J. Meteor. Soc. Japan , 77, 1-16

Roles of the Western North Pacific Wind Variation in Thermocline Adjustment and ENSO Phase Transition

Bin WANG
Department of Meteorology, School of Ocean and Earth Science and Technology, University of Hawaii

R. Wu
Department of Meteorology, School of Ocean and Earth Science and Technology, University of Hawaii

R. Lukas
School of Ocean and Earth Science and Technology, University of Hawaii


Analysis of 17 years (1980-1996) of tropical Pacific thermocline variations indicates that short period (about 18 months) cycles in early 1990s exhibit a relatively small meridional scale, whereas the long period (4-5 year) cycles in 1980s associated with major basic-wide warming/ cooling events have much wider meridional scales. The dominant mode of interannual variation of thermocline depth can be approximately described by a basin-scale east-west seesaw oscillation with an eastward propagation of thermocline depth anomalies occurring in the equatorial waveguide during the transition phases. The long-period ENSO cycles associated with the major basic-wide warming/cooling events involve a substantial change of heat storage in the western North Pacific (WNP) (5-15øN, 130-170øE). The tendency of thermocline displacement and local wind stress curl in the WNP exhibit a coherent, broad spectral peak on 8-20 month time scale. The deepening (rising) of thermocline occurs in phase with the local anticyclonic (cyclonic) wind stress forcing, suggesting the essential roles of the in situ wind forcing in thermocline adjustment. The surface wind variation in the western Pacific is found to play a critical role in the phase transition of ENSO cycles. During the mature phases of major warm episodes, there is a rapid establishment of an anomalous anticyclonic wind stress curl over the WNP. The anticyclonic wind stress deepens WNP thermocline and starts recharge of heat content in the warm pool. Meanwhile, the easterly anomalies to the south of the anticyclonic center elevate the thermocline in the equatorial western Pacific and trigger an eastward migration of the rising thermocline along the equator, leading to cooling in the east. The transition from cooling to warming during the mature phases of cold episodes involves a similar process but with opposite anomalies.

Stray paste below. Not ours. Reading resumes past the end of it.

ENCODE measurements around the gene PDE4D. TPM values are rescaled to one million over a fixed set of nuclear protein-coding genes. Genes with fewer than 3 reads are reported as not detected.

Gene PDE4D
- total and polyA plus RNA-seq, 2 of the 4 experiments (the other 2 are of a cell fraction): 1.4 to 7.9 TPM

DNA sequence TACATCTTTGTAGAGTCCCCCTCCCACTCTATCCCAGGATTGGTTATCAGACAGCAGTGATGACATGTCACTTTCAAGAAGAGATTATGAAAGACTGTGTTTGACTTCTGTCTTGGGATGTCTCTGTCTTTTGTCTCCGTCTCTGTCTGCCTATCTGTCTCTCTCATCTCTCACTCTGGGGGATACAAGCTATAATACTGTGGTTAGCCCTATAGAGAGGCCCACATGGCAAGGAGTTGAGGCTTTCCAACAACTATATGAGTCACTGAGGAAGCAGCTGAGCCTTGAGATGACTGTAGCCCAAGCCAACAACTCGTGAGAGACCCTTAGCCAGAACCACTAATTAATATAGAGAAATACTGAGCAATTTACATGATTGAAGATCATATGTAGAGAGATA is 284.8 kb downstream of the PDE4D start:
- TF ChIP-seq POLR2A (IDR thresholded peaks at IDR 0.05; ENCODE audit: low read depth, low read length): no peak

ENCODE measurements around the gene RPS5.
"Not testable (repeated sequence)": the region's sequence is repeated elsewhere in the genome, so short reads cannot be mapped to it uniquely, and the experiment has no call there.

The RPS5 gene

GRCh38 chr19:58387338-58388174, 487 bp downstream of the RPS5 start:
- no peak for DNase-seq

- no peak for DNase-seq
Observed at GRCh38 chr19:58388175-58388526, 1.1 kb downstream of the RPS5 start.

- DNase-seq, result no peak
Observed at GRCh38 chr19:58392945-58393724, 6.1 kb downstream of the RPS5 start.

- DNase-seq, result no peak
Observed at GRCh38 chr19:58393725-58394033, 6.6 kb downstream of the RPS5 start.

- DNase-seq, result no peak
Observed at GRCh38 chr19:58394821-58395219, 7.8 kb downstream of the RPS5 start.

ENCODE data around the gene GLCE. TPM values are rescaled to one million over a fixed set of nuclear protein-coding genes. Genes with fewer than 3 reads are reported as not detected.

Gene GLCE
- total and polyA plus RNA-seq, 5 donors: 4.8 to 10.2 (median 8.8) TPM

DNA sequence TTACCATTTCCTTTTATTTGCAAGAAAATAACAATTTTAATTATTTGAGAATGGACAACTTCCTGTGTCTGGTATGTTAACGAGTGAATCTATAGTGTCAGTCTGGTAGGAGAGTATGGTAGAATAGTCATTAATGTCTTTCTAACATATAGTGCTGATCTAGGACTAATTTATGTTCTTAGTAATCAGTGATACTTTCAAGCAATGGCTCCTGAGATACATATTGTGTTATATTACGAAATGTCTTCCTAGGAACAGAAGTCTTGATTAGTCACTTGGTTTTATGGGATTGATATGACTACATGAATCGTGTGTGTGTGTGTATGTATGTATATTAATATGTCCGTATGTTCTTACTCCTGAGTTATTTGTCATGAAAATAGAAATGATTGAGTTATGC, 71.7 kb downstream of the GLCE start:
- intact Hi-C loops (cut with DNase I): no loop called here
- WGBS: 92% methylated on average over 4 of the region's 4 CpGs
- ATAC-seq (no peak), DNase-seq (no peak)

Back to top | Back to menu